Then off toward Dee (more orchards; the Hood River Valley is really pretty), and the turnoff to the final really big climb of the day.  John thoughtfully provided the cumulative elevation gain on the cue sheet, and I could see that between miles 90 and 96, it would be interesting.

Greg came by and went ahead.  I eventually caught and passed another rider.  This is so very rare that I do feel compelled to mention it :-)  Made it to the Wahtum Lake turnoff.  Slog, slog, slog.  I had to keep my average above 7mph to make the Lost Lake Store (14 mi from the turnoff) by the cutoff time; 5:51. Every so often I'd see a rider headed down.  I was surprised how long it did take to see the riders.  I figured they'd be long gone.  Never did see the Lolo Pass turn, but eventually realized I was on the miles 90-96 stretch.  Every so often I'd take a few bites of the turkey wrap.  It was helping.  And every so often I'd stop.  It was a very pretty stretch of road, but it was also a soul-sucking slog uphill.  Never got above 7%; mostly 5% with bits of 3%.  I liked those.  Stopped and sucked down a gel.  Conversations in my head about turning around, or laying down and dying right there.  It was getting maybe a bit damp; pulled on the TBB vest.  Saw a few more riders headed down.  Then, glory, hallelujah, a rider said - the turn is right there!  Down to the store; saw Lesli leaving.  She told me Michal was still inside and pretty cold.  Got the store with over 20 minutes to spare.  Greg said he should have told me it was an info control; the times are just on the cue sheet for pacing...  "I knew you'd kill yourself getting up here".  Yeah.

Went inside for some food.  Found Michal.  He was pretty cold and shaky.  It wasn't almost a bonk.  It was a real bonk.  I have done this to myself enough times that I know it when I see it.  Refilled my bottles (consumed the ENTIRE bottle of Nuun on the way up).  Drank a hot chocolate.  Should have eaten something myself.  Stupid.  Visited with the proprietor.  Washed my face - I was covered in salt crust.  That felt so good.  Went back out to the bike to get all the clothing I was going to put on for the descent.  Preteen girl walking by: "that is SUCH a pretty bike.  Purple is my favorite color!" :-)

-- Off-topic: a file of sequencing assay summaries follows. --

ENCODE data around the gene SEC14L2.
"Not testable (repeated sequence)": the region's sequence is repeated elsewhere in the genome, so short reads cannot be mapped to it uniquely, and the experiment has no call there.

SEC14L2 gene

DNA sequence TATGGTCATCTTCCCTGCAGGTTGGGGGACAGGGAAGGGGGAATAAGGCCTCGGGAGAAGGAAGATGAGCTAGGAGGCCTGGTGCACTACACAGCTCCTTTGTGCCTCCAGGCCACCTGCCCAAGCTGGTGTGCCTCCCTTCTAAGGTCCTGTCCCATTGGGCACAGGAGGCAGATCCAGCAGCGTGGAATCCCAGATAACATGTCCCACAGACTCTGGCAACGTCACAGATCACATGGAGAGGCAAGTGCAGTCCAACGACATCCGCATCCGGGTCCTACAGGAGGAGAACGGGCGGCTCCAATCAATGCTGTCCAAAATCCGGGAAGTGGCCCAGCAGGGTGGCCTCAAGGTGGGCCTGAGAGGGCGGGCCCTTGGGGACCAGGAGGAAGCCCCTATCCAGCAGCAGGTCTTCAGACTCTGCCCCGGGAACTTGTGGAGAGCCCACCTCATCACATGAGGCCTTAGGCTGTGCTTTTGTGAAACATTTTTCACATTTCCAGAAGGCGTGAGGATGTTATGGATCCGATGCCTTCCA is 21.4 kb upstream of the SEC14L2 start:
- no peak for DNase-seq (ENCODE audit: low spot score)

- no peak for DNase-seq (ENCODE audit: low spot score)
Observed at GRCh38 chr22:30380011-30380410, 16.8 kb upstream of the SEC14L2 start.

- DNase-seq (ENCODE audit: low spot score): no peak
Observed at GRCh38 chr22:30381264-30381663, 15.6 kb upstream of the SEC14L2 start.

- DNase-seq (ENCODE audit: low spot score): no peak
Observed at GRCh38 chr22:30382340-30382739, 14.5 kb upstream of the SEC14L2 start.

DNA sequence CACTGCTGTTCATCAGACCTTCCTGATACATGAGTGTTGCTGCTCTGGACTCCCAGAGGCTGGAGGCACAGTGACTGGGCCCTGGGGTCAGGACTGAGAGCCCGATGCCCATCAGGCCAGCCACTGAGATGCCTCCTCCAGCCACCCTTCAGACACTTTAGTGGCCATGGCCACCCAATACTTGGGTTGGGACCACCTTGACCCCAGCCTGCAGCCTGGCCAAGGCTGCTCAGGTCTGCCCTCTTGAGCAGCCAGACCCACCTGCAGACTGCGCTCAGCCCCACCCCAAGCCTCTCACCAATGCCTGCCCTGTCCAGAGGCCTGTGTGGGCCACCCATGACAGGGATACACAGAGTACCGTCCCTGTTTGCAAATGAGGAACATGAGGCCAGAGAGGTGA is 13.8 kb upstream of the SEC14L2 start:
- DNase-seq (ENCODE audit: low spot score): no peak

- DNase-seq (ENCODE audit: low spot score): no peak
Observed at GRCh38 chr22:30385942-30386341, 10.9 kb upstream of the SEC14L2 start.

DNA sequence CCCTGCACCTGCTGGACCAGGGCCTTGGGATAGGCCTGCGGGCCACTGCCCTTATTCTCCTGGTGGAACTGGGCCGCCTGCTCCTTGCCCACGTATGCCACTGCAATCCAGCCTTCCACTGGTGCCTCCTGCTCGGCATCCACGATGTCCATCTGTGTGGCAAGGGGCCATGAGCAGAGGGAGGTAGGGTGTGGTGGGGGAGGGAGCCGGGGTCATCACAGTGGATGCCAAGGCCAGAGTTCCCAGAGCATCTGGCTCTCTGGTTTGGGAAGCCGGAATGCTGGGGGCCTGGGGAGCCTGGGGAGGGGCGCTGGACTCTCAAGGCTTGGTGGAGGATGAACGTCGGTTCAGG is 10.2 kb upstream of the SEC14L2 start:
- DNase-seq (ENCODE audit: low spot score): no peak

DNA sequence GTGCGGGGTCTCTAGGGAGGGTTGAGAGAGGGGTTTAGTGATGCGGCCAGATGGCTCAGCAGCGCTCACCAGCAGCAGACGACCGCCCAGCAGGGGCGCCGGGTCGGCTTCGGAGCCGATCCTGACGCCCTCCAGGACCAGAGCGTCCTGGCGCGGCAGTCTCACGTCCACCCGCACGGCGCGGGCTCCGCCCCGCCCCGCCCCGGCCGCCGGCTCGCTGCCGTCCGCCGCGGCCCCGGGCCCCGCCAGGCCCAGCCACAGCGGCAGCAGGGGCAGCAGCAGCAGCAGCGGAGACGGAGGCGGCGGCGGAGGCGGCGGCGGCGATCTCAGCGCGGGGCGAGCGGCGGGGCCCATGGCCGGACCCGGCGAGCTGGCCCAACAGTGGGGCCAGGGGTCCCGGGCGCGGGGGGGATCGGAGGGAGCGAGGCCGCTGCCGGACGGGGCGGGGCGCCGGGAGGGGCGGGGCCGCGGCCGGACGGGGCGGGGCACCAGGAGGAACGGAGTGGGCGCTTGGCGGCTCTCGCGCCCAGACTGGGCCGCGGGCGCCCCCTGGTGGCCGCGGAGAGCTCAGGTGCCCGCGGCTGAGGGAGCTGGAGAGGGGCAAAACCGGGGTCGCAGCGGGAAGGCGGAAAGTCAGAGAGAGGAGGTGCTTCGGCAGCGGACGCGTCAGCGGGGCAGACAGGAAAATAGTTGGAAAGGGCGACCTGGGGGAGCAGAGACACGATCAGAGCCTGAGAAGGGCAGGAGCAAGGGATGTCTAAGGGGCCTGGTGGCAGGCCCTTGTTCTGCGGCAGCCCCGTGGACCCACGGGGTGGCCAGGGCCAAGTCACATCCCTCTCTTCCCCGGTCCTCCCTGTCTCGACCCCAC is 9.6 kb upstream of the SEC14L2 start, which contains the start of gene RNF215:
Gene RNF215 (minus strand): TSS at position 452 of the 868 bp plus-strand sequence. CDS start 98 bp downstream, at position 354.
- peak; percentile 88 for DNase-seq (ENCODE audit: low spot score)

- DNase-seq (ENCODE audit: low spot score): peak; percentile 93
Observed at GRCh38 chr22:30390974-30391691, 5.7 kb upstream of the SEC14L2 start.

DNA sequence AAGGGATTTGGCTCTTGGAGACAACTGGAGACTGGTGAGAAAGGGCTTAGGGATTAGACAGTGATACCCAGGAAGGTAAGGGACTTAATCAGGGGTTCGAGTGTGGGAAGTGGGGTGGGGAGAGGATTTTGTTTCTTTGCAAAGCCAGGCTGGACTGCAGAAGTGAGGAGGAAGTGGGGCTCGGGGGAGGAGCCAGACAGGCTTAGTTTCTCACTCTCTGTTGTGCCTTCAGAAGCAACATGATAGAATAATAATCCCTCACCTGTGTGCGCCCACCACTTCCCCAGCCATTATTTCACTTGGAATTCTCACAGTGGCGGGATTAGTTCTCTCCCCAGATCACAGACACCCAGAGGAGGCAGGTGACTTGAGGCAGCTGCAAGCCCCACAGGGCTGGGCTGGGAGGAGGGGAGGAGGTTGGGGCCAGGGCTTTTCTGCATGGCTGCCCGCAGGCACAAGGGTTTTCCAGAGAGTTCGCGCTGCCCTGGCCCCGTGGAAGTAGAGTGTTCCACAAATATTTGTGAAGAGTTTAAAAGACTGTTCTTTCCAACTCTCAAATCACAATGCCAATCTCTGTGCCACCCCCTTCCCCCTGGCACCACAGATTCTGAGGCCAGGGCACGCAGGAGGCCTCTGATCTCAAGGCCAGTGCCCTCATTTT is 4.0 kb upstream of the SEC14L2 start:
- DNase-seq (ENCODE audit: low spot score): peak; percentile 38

A couple of riders came and left.  Added a few layers (dry baselayer.  heaven.).  Michal moved past the "if I eat that I am going to throw up" phase, and we headed back down.  Really nice pavement at the top.  We leapfrogged down - Michal is a faster descender, and he'd stop every so often, I'd zip by, and then he'd come flying by.  Then we hit the road construction and slowed down somewhat, making it to the bottom before dark.  Barely.  Removed a couple of layers, as it was now much warmer (dropping about 2000 feet will do that), and headed out for the last 15 miles.

And then I bonked.  We walked one uphill.  I finished off the Payday bar and extracted my tortilla- Nutella wrap and finished it off.  We were both getting stupid and forgot we made one turn and made it again at the next intersection... And we were lost.  Michal called John, and I finally remembered I had Google Maps on my phone.  Between all that we got un-lost, and found Jeff back at the intersection where we should have gone straight.

More wandering through Hood River in the pitch black, but I caught a lot of the road signs at crucial points.  Lesli and Sarah cheered us on through downtown.  Lesli looked like she'd already had her shower.  Sigh.  Then, with 7 minutes left, up the last half mile.  The food had kicked in and I wasn't bonking anymore.  Would we make it?  It would be very, very close.

We did.  On the final minute.  John said it would have been a photo finish, but, of course, it was 9pm and pitch dark.

Bikenfest elevations

A bit of visiting, some stargazing (WOW! lots of stars!), a Coke, a nice crunchy Honeycrisp apple, and it was time to drive home.  Put the iPod on the Epic playlist, cranked up the volume and headed west.  Home by 10:30.  Still must unload the car.  A visit to the scale says I dropped 6 pounds.  They'll be back, but I guess I rode really hard yesterday.

All the pics here

Stats: 130.2 mi
11522 vertical feet (OW)
11.66mph avg